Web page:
Right Valley Side

| General Information | Left Valley Side | Pole Bridge | Magik Rock |

The right valley side is a walk of about 45 minutes up the valley to a big platform from which one can look down into the valley with its gigantic rock formations.   Three bridges (numbers 4,5 & 6) were built along the walkway and the big platform at the top end.
Bridge 4 called "Luke" & bridge 5 called "Amelia" have been built before the bridges on the left side.   They are close together and lead further towards bridge 6.

"Luke" is in the foreground and "Amelia" just behind in the back

"Amelia",  as seen from the top,   "Luke" in the background.


Bridge 6,  called "Rita". Unfortunately there are no photos available during construction.

"Rita" bridge finished,   view from top going up the valley.

"Rita" bridge going up the valley.

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The job is done.  The very first bridge is completed. 

Better hit the nail instead of the finger !!!
The safety netting is stretched out between the posts.  It is stapled to the rails on top and the bridge beams. If you hit your finger with the hammer,  have it bathed in a solution of Epsom Salts.  It helps immediately.
The two journeymen Willi Huss and Kurt Wagner are leaving us.  They stayed with us for a few days and helped us to construct the "Rita" and "Amelia" bridges. Good bye,  and many thanks ! What are journeymen?  If you do not know click here !!


The platform named "Karl" was the last structure to be built during the first development stage.  It was done during a New Zealand winter.  The building materials were already taken to the location in autumn and the tools and generator followed at the beginning of July when it was already very wet,  so wet that no tractor or 4 wheel bike would get through.   The generator had to be pulled on a sledge by hand through the wet Hokianga mud.

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First temporary trial with timber to position the main beams.


The platform is "glued" onto a big boulder with 9 Bowmac Special fittings using epoxy resin.  Each bracket is capable of supporting over 3,000 kg.  That would total a load of 27,000 kg,   which would be about 340 people of 80 kg.  Not that we would ever have so many people on it,  but according to calculations a much smaller rod could take the load.   The size has been chosen to ease the mind of tourists,  who might be scared to entrust their lives on 9 bolts of 10 mm diameter.

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Bowmac Special Fitting on 16 mm rod drilled into basalt rock.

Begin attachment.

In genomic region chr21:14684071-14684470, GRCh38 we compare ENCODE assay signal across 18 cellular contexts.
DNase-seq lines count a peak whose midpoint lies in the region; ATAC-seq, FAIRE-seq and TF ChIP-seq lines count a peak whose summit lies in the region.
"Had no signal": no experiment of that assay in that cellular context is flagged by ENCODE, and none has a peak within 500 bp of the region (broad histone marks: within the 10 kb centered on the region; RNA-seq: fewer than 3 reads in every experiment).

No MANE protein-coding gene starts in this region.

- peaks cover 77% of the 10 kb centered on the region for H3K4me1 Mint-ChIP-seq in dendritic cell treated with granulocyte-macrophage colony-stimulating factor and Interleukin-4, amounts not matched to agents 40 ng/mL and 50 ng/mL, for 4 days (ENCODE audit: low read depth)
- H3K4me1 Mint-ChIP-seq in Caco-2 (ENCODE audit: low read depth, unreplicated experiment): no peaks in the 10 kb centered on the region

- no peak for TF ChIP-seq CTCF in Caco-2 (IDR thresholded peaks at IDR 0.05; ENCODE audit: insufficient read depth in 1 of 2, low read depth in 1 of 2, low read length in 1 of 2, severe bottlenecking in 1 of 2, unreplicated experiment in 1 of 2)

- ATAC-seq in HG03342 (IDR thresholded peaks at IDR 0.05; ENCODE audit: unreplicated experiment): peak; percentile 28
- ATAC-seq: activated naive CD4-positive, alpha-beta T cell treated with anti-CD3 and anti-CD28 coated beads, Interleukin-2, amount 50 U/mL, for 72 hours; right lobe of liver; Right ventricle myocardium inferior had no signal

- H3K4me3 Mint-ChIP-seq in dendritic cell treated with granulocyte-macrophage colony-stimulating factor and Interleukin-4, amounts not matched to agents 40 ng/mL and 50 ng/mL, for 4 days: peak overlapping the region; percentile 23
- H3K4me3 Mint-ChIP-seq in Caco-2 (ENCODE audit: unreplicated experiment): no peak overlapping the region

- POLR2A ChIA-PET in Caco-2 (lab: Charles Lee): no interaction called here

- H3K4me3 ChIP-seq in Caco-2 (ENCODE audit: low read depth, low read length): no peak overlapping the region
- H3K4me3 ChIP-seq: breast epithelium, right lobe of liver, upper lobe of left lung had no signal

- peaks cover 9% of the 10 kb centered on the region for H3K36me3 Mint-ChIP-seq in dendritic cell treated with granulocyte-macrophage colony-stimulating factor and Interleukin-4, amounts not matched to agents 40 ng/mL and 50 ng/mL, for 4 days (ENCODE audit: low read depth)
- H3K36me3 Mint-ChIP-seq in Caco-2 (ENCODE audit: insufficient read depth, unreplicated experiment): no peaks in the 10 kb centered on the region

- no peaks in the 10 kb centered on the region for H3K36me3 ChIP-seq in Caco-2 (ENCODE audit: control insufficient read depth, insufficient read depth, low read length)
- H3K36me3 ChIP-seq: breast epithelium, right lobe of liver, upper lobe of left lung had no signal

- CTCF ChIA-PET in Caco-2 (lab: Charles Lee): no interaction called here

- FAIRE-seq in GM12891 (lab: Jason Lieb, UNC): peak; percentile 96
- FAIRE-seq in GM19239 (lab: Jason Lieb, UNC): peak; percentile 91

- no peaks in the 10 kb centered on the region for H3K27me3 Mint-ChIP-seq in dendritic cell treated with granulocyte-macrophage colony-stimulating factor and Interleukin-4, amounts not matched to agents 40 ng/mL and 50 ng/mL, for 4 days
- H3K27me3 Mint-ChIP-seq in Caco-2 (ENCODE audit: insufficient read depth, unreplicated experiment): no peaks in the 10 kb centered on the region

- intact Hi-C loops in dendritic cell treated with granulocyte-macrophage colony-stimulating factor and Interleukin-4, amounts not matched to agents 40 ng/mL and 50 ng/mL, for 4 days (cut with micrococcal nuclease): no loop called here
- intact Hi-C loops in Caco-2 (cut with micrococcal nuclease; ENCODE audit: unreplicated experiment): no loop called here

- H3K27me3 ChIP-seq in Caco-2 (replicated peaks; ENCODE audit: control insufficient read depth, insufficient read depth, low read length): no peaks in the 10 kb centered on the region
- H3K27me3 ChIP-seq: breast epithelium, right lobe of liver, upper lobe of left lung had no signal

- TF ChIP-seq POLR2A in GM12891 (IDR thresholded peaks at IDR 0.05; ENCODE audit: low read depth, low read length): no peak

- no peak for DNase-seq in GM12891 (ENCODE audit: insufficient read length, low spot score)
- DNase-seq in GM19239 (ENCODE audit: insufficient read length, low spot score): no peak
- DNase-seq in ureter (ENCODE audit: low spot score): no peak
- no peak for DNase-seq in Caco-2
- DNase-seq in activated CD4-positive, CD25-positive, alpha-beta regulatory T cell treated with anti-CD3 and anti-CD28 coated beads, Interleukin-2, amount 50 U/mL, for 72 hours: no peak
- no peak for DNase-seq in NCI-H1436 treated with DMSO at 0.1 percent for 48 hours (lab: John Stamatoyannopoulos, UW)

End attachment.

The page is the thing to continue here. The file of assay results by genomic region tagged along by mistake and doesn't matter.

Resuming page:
The first main beam was only put onto two brackets,  as I was working alone and there was nobody around who could secure me on a rope.  The view over the valley is just stunning and the markings on the boulders on the other valley side are phenomenal. The size of the beams is 200 by 100 mm. They are supported on both ends and in the middle,  to take a load of 500 kg/m2.  I think I could park the bulldozer on this platform.

The first main beam
First main beam on just two brackets

All three main beams are in place and soon the joists will be fixed to the beams.  The construction is designed in a way that no nailing plates or other standard brackets are used.  All stresses are passed on by direct contact (timber to timber or timber to steel).  As well, no stresses are passed on through the stainless steel bolts,  except the horizontal forces that act on the posts of the rails.  The entire construction is bolted and no nails are used at all except for temporary fixtures or to nail down the planks. All bolts are used just to hold the timber in place.

The firts joist
All three main beams in place:  some supports are still missing.

Three posts for the handrail on the left side are bolted onto the main beams and the joists.  This ensures a strong connection between the beams, joists and posts.  The size of the posts is 100 x 100 mm.  The whole platform will be stronger than our cattle yard,  but then consider: cattle know how to act,  whereas some tourists not used to the wild and raw nature of New Zealand's back blocks cannot know the dangers and risks,  so we better make sure they do not come to any harm at all.

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The joists are laid out and the posts for the left hand rails are in place. Two supports are still missing.

A few pictures of the finished platform. 
One realises that utmost prudency in its construction was first priority.

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The first step onto the platform is very impressive and the further steps are even more impressive
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The look down into the valley is simply unique, superb and stunning.

Here is the view from the bottom up.  There is some fluting to be seen on the rocks.

View from the platform.

The view from the platform is breath taking.  It looks like a river of basalt boulders flowing slowly down towards the sea.  It seems time has been frozen.  Be aware that it took 2.8 million years to create such extraordinary scenery.  The fluting on the rocks points in very different directions,  as the boulders turned and tossed around through the millions of years.


| General Information | Left Valley Side | Pole Bridge | Magik Rock |